Use this URL to cite or link to this record in EThOS: http://ethos.bl.uk/OrderDetails.do?uin=uk.bl.ethos.703572
Title: Cuvier in context : literature and science in the long nineteenth century
Author: Keeling, Charles Paul
ISNI:       0000 0004 6062 3496
Awarding Body: University of Sussex
Current Institution: University of Sussex
Date of Award: 2017
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Abstract:
This study investigates the role and significance of Cuvier's science, its knowledge and practice, in British science and literature in the first half of the nineteenth century. It asks what the current account of science or grand science narrative is, and how voicing Cuvier changes that account. The field of literature and science studies has seen healthy debate between literary critics and historians of science representing a combination of differing critical approaches. This study asks whether we can continue work to synthesise historicist and formalist approaches, and suggests using a third narrative based approach to achieve a full complement of methodological tools. This in turn should provide more nuanced critical readings. In certain novels it has allowed me to shift the focus on literature and science enquiry to different decades. This study looks for “science stories” from scientific discourses in The Last Man, The Mill on the Floss and Bleak House. I have demonstrated the centrality of Cuvier to British science in the first half of the nineteenth century and that science's role as a model for the natural and human world, as well as informing the unstable systems of narrative characteristic of the novel genre and form. Cuvier's Essay initiated a lasting period of scientific centrality and legitimacy in British science and representation in British novels. His law of correlations applied to geology made his science both an important narrative and analogous to the empirical truth-seeking mode of the novel. The paleontological process becomes both a model for organic unity in Victorian fiction and a mode of narrative production. Cuvier's science and its discourse both produce and are reproduced in nineteenth century novels.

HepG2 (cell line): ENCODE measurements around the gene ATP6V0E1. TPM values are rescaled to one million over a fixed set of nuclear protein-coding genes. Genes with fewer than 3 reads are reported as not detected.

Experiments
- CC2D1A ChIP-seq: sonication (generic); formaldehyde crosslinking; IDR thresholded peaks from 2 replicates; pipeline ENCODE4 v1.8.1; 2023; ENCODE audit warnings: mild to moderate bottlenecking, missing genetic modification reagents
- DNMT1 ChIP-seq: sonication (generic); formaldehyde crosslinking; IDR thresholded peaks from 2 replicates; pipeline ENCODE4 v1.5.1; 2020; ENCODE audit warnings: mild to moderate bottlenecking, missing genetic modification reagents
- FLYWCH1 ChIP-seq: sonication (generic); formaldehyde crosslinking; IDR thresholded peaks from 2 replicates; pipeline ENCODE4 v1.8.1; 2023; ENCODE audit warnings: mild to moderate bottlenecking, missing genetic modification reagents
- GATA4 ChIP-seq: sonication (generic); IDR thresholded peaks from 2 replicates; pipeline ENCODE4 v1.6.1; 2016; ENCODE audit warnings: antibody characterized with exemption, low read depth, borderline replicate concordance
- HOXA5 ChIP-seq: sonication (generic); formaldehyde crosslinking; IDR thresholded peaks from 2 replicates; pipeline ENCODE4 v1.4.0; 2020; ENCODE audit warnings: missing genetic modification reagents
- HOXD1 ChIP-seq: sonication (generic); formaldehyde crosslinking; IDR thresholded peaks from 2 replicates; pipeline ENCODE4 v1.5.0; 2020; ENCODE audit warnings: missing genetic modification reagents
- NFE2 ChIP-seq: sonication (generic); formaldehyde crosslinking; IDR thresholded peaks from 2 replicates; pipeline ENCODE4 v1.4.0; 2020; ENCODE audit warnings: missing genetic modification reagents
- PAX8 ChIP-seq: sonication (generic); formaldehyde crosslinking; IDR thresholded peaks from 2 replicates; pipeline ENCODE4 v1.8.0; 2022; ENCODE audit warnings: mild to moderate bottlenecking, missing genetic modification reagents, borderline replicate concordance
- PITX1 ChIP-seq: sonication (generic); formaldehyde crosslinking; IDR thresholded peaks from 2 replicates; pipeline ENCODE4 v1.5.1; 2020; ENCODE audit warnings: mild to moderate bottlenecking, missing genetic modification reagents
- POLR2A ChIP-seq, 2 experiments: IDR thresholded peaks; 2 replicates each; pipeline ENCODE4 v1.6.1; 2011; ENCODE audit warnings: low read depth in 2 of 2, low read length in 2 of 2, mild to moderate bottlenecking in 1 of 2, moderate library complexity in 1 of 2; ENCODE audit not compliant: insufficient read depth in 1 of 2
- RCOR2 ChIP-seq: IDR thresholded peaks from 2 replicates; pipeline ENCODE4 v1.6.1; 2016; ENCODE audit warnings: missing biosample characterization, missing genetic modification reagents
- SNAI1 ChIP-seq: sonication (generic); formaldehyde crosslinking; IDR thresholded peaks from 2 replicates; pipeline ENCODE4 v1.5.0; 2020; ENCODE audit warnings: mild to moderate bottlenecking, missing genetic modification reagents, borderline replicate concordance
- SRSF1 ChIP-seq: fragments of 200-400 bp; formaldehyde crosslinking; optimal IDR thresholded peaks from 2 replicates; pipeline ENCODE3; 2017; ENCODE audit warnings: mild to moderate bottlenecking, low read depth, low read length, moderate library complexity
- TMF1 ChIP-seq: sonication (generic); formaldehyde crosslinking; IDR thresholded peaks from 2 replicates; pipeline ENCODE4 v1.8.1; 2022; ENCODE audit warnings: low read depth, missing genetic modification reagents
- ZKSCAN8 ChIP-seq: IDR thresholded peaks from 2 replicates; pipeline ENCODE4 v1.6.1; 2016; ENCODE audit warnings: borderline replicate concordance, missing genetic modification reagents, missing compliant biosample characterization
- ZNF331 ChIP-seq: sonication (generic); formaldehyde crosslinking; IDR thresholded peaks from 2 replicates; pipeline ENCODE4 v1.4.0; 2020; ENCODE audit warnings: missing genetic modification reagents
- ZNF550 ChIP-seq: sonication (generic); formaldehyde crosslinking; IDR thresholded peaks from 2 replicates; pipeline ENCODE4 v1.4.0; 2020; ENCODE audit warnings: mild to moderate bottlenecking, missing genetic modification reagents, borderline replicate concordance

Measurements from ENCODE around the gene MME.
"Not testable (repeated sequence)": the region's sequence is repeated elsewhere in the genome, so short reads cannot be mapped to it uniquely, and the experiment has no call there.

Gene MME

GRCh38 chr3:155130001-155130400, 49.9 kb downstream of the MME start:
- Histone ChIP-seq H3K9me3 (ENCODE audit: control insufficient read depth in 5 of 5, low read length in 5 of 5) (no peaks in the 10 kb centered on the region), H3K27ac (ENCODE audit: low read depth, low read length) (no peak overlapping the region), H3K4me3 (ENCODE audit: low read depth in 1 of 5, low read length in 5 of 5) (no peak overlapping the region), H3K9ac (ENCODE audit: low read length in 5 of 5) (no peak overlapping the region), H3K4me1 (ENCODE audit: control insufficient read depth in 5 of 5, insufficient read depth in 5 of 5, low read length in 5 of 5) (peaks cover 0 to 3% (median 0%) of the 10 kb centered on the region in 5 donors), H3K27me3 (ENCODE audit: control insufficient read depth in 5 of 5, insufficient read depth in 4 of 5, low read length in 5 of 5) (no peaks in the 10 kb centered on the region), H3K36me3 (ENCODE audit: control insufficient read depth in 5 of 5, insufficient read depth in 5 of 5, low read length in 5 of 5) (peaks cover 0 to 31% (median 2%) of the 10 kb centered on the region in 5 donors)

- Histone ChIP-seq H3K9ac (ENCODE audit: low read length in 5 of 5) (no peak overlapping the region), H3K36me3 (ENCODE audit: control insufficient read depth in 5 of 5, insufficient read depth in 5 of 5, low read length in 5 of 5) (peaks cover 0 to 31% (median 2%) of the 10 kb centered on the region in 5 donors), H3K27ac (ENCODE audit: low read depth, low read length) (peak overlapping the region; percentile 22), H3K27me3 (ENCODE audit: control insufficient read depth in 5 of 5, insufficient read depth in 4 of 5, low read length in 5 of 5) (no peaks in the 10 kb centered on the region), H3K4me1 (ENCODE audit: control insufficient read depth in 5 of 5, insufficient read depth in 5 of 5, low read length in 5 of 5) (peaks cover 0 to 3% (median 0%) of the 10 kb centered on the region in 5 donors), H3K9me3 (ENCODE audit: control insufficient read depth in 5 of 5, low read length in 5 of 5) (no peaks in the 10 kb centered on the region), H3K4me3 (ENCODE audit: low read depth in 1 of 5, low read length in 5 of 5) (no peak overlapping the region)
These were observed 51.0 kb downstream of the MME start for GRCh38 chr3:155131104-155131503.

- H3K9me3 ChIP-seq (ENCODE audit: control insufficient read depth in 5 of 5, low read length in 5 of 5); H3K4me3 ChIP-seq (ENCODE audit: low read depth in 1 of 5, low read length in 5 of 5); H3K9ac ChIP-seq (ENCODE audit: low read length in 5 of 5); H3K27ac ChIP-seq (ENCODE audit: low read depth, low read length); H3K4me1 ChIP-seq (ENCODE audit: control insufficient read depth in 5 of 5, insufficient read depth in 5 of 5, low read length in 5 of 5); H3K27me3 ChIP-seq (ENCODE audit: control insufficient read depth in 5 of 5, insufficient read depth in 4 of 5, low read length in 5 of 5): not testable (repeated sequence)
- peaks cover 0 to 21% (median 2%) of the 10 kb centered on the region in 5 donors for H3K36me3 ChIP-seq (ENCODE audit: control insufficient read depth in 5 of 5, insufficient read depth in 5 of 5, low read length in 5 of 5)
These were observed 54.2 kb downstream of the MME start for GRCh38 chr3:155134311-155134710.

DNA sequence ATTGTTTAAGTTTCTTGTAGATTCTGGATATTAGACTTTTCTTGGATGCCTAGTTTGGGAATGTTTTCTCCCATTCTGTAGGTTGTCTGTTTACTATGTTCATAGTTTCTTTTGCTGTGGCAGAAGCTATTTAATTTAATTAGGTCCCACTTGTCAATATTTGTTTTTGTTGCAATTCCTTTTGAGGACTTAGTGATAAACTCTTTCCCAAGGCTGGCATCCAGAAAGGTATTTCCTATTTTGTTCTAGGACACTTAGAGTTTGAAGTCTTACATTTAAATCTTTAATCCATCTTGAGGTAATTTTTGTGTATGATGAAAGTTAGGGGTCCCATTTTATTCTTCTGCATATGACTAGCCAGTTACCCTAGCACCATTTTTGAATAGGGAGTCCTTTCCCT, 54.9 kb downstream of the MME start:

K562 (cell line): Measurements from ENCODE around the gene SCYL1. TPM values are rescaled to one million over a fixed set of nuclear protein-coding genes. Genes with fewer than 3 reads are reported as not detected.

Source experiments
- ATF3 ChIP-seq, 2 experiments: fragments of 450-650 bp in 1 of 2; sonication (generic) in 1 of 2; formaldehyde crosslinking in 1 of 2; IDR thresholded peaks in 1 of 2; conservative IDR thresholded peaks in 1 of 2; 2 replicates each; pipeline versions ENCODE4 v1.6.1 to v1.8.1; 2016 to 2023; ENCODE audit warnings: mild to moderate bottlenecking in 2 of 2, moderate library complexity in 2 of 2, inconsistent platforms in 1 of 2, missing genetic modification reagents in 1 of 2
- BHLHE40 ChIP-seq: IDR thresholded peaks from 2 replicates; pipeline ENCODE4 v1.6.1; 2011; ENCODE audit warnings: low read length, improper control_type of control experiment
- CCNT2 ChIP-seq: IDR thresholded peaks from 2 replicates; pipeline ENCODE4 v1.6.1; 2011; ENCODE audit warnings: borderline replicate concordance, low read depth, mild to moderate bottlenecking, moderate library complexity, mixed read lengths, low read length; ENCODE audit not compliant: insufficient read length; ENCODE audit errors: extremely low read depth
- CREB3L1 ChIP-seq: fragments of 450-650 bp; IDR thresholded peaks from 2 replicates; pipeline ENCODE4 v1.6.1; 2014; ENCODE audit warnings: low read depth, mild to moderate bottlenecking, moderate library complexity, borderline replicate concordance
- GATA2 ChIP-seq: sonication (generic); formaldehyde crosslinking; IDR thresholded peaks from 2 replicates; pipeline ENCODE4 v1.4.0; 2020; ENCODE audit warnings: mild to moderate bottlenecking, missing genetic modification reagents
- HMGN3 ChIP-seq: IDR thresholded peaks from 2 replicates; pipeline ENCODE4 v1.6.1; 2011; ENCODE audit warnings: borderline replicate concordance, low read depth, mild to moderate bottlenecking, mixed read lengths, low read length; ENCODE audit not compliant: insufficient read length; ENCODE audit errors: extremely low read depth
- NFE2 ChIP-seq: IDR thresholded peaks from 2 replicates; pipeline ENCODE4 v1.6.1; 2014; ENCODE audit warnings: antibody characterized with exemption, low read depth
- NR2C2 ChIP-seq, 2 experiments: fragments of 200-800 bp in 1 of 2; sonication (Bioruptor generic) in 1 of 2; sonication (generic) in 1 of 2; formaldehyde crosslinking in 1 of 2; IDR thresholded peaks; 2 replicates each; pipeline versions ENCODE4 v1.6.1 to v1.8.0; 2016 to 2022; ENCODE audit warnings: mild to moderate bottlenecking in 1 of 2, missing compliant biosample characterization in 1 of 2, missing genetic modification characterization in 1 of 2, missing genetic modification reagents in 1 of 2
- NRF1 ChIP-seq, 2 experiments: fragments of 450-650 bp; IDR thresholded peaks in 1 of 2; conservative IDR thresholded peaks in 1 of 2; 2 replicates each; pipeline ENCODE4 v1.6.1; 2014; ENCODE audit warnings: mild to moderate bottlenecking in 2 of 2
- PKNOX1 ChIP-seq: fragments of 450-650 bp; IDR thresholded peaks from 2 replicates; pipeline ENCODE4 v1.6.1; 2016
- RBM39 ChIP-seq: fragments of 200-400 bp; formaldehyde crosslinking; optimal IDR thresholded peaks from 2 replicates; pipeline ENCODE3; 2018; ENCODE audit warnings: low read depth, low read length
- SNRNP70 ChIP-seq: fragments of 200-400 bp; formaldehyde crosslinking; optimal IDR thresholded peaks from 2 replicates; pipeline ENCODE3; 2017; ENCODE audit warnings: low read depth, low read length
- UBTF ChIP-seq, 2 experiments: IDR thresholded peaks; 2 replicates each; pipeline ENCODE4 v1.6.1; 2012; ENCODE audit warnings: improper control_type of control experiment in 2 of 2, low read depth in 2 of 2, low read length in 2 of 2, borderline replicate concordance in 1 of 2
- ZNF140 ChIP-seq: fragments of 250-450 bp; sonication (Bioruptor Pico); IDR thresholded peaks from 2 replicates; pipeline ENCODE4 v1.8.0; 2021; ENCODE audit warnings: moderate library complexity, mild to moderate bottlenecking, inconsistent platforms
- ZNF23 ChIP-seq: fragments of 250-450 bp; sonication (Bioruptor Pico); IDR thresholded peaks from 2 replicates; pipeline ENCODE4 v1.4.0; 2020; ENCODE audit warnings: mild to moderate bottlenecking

Supervisor: Not available Sponsor: Not available
Qualification Name: Thesis (Ph.D.) Qualification Level: Doctoral
EThOS ID: uk.bl.ethos.703572  DOI: Not available
Keywords: PR4000 19th century ; 1770/1800-1890/1900 ; Q Science (General)
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